throws IOException, JsonParseException, JsonMappingException {

    JsonNode root = this.readTree(src);
    try {
      return readNestedValue(root, (Class<T>) type.getRawClass());
    } catch (InstantiationException | IllegalAccessException | IOException
        | IllegalArgumentException | InvocationTargetException e) {
      return super.readValue(src, type);
    }

  }

  // we need this to recursively scan the tree node
  protected <T> T readNestedValue(JsonNode root, Class<T> type)
      throws InstantiationException, IllegalAccessException, IOException,
        IllegalArgumentException, InvocationTargetException {

    // initialize the object use ObjectMapper's readValue
    T obj = super.readValue(root, type);
    Iterator it = root.getFieldNames();
    while (it.hasNext()) {
      String name = (String) it.next();
      String camelCaseName = name.substring(0, 1).toUpperCase() + name.substring(1);
      JsonNode node = root.get(name);

      Field f;
      try {
        f = type.getDeclaredField(name);
      } catch (NoSuchFieldException e) {
        f = findFieldInSuperClass(name, type.getSuperclass());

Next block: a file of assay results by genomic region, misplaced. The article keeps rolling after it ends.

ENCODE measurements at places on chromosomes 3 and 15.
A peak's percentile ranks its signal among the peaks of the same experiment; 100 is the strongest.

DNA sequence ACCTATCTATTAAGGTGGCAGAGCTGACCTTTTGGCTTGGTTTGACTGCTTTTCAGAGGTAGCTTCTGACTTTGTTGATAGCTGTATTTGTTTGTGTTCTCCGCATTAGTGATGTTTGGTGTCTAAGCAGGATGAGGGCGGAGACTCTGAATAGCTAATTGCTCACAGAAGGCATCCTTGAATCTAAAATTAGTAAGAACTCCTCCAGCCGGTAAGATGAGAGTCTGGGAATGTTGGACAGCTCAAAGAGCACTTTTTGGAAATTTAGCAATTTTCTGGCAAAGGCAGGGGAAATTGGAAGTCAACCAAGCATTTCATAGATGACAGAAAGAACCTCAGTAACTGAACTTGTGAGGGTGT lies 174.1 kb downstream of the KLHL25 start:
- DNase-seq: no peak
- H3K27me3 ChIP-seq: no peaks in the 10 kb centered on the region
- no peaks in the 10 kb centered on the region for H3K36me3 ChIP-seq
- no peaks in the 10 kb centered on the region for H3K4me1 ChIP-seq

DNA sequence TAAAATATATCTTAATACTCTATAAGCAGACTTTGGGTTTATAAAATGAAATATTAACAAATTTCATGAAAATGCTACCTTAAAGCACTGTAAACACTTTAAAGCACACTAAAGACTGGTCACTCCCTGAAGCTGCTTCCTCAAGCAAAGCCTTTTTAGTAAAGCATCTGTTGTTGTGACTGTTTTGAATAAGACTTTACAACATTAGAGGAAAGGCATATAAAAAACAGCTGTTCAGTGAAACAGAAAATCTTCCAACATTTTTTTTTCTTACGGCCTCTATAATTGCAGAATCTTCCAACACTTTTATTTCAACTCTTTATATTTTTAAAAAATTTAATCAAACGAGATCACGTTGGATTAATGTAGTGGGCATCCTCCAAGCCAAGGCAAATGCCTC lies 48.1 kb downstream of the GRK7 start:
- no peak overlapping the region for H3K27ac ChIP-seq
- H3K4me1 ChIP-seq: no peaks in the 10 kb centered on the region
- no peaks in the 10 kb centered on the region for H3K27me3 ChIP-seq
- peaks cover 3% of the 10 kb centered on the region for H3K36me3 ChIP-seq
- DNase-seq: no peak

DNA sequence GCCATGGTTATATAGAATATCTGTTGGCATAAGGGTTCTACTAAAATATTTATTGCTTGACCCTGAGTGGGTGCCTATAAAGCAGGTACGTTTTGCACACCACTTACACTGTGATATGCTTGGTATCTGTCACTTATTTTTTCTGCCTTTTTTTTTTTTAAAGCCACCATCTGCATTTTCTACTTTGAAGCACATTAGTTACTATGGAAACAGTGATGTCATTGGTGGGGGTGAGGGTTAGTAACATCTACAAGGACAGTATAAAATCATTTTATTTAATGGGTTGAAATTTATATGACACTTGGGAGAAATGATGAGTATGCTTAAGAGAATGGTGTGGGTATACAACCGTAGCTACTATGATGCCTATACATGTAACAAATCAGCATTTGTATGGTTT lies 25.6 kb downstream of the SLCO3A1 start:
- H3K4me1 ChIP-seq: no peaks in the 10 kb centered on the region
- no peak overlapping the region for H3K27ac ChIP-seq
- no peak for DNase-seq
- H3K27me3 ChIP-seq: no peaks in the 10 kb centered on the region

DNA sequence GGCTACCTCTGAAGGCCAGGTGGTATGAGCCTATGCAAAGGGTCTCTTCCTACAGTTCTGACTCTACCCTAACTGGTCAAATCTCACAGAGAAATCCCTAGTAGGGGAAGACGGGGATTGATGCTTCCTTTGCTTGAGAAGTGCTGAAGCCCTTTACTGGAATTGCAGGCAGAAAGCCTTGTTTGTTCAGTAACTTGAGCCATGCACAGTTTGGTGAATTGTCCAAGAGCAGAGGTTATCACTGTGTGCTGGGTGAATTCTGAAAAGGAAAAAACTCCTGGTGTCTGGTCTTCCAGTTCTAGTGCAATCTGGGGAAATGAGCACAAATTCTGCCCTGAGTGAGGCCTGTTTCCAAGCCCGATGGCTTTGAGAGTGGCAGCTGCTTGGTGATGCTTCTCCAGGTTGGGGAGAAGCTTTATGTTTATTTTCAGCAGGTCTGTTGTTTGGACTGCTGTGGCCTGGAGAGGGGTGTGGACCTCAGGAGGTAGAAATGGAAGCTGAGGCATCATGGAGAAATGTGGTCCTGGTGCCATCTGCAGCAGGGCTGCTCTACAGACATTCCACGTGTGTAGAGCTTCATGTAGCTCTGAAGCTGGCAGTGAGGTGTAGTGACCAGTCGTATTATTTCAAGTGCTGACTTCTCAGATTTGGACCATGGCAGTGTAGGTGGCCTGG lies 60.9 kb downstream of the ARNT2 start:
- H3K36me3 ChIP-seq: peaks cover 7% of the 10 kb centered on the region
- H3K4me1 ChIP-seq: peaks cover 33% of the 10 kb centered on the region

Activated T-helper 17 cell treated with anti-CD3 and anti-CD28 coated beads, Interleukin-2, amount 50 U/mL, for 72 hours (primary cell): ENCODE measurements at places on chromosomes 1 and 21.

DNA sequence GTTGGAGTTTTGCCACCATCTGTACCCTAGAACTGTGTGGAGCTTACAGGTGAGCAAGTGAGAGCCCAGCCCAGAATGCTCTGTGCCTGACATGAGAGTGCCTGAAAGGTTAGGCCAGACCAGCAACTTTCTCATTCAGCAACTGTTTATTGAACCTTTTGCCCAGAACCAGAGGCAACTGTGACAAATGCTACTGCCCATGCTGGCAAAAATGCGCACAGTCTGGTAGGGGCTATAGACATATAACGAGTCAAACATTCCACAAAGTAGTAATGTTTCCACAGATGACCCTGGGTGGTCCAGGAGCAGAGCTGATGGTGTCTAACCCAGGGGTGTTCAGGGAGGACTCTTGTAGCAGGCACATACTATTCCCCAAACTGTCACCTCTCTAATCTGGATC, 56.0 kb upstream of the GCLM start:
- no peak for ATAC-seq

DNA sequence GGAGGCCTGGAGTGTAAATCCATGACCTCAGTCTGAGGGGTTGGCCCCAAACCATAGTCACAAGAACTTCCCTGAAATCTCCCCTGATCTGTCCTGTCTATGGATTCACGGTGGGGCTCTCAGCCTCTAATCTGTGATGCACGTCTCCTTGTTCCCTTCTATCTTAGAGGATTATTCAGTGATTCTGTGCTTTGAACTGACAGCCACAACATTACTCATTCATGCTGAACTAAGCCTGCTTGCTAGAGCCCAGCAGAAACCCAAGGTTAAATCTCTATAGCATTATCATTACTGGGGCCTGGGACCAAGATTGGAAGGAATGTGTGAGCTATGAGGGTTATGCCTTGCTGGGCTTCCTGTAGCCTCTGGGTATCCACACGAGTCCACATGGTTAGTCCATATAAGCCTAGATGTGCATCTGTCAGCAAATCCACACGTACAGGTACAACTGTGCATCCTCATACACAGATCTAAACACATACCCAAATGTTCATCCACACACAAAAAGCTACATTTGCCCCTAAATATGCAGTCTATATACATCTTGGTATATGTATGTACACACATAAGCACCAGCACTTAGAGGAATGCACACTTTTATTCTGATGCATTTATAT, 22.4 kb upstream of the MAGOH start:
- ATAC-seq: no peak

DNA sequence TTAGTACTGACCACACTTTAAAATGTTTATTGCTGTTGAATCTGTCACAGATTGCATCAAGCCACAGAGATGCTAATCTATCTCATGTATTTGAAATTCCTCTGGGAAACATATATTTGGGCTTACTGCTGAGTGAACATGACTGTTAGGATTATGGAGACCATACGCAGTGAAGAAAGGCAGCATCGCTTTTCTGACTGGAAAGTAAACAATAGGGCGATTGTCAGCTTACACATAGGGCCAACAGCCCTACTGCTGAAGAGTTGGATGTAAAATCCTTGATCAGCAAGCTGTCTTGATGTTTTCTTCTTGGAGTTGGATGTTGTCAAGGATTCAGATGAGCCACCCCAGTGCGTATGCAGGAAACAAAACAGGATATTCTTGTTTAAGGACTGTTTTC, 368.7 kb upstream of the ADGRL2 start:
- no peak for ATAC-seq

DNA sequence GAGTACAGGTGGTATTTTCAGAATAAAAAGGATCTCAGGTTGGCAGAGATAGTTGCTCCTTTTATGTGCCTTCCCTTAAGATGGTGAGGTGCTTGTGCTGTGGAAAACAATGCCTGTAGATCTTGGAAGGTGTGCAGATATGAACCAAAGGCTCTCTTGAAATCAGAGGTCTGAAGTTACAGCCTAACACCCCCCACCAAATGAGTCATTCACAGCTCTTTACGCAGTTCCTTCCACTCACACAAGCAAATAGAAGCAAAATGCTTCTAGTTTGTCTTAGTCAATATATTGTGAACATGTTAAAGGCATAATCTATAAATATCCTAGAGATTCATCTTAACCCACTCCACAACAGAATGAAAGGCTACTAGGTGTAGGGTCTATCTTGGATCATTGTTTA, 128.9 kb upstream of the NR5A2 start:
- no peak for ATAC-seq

}
      // if no field found then ignore
      if (f == null) continue; 

      Method getter, setter;
      try {
        getter = type.getMethod("get" + camelCaseName);
      } catch (NoSuchMethodException e) {
        getter = findGetterInSuperClass("get" + camelCaseName, type.getSuperclass());
      }
      // if no getter found or it has been assigned then ignore
      if (getter == null || getter.invoke(obj) != null) continue;

      try {
        setter = type.getMethod("set" + camelCaseName);
      } catch (NoSuchMethodException ex) {
        setter = findSetterInSuperClass("set" + camelCaseName, type.getSuperclass(), f.getType());
      }
      // if no setter found then ignore
      if (setter == null) continue;

      setter.invoke(obj, readNestedValue(node, f.getType()));
    }

    return obj;
  }

  // we need this to search for field in super class